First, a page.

Documents are the lifeblood of business. Every budget, every proposal, every invoice, every part of every process in every department – all of it is documented. When a company’s documents are well managed, its workflows flow smoothly, its operations run efficiently, its business runs profitably. And when documents are not well managed? Well…
Document infrastructure consists of the document technology, both hardware and software, on which document processes run. At most companies, it includes a wide range of printers, scanners, copiers, ink, toner, and other supplies, as well as document management systems, security protocols, and more. Collectively, document technology functions as the backbone of business operations, relied on by most employees, almost every hour of every working day.
You sure would think it’d be a high priority at every organization.
The Most Common Document Technology Strategy? Neglect.
No, companies don’t willfully ignore their document technology. It’s just one of those items that never quite rises to the top of the to-do list. The lack of attention leads to countless small inefficiencies, then gradually, inevitably, to operational dysfunction. And that was before the pandemic.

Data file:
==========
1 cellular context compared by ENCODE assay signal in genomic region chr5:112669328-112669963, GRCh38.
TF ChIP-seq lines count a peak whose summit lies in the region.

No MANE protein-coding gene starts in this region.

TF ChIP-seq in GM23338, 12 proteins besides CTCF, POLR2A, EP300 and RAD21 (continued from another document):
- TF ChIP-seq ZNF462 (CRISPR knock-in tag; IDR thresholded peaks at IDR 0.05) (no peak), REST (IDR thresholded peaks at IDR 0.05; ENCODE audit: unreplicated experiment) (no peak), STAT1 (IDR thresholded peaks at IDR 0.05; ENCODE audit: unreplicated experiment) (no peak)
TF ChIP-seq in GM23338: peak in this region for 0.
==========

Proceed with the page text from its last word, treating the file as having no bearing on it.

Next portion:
The last few years permanently changed how work works. Print volumes dropped dramatically, the hybrid workforce is here to stay – and companies have been slow to adapt. Today, a typical document infrastructure might best be described as an over-bought, under-secured patchwork of different models, from different manufacturers, resulting in admin complexity, process work-arounds, and a mess of a supply closet.
Where to Begin?
The first step to solving your organization’s document infrastructure problems is acknowledging those problems in the first place. Awareness precedes action. So, congratulations! You’ve read this far, which means you’re well on your way. The next step is to connect with a document technology specialist, who can conduct a methodical assessment of your company’s specific document technology needs, and determine how well those needs are begin served by your existing document infrastructure.
While all organizations are unique, assessments often have similar findings: too much print capacity, too many different models, too many kinds of supplies, and (much) too little print security. And none of it is going to fix itself.